Surry Century Ride

SurryCentury

The Surry Century Ride on September 8 was my second century ride of the summer while training for Ironman Chattanooga. My friend, Catrina, suggested the ride because it was perfect timing in our training schedules–she’s training for Ironman Maryland the day before Ironman Chattanooga.

This ride is in it’s 26th year in rural Surry, Virginia on rolling country roads through lush farmland. Compared to my last century on July 28, I would have to say that this one was a success: I didn’t get hit by a car, I didn’t get lost, and I didn’t get a flat. And I finished all 102.41 miles of the three loop course.

The three loops for the full century was an ingenious idea compared to one incredibly large 100 mile loop because after each loop, I could return to my car to get anything else I might need, fill up on more food, or refill my water bottles. The first loop was 50 miles, the second was 28 miles, and the last loop was 23, which made tackling all 100 miles mentally manageable. The long 50 mile loop had three rest stops, and the two shorter loops had one rest stop half way through the ride. All of the stops were well-stocked with homemade and store-bought goodies: the banana pudding was a favorite.

My goal for the ride was to keep my heart rate in check. Sure, I could have gone faster, but for the Ironman, I must be in zones 1-2, and that’s exactly what I did. I averaged 14.7 mph for the full century– all despite the hills, a headache that began around the three hour mark and intensified, menstrual cramps that made me want to double over the on bike, and hot and humid conditions. Even though I kept getting blasted by bursts of hot wind over the fields, my heart rate stayed within the required zones. I’ll call that a win! My speed for zones 1-2 used to be in the 12-13 mph range, but now I’m close to 15mph for a century in the heat and humidity with some hills thrown in. Let’s just say that I am pleased. I could have easily gone the 14 miles more that are in Ironman Chattanooga’s bike course, and I would still have time to enjoy the full marathon run afterwards. Because I can run on tired legs for pretty much forever.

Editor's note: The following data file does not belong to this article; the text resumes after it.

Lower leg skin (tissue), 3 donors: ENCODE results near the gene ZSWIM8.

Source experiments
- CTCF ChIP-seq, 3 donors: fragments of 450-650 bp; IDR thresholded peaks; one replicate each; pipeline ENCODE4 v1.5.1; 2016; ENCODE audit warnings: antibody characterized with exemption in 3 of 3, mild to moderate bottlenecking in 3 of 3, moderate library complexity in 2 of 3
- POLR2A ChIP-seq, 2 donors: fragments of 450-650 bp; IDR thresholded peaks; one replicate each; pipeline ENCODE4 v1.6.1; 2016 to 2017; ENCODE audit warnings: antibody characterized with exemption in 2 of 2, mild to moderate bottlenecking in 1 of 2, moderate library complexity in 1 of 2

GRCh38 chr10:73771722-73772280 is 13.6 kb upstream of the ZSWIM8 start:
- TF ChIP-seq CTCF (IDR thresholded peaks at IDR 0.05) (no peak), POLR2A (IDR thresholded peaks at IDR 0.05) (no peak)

I made sure that I fully enjoyed this ride: I rode with five guys riding in a pace line, maintaining 17 mph and weaving in between the tires, I rode slowly with some single riders needing a boost, and near the end I made sure to ride in aero to cut through the relentless wind while going uphill without a care in the world for my speed.

Thank you to those pace guys who let me join them for awhile and were confident that I could keep up–the Star Trek jersey one of you wore was perfect. Thank you to Arnett who was a pink beacon of hope in the distance when I saw absolutely no one else on the second loop through Chippokes Plantation State Park and thought a bear and her cubs would come lumbering out of the woods; I’m glad I caught up to you! Thank you to one of the ride organizers who rode me into the finish and chatted the whole time.  Thank you to Michael who could read the cue sheet expertly while riding and made sure we were on course. A BIG thank you to Catrina for recommending the ride and for keeping me on the right track at the very beginning  (you rocked those hills and rode FAST). And, thank you to Phil and Sophia who support me through all of this crazy Ironman training. No one does anything alone. Ever.

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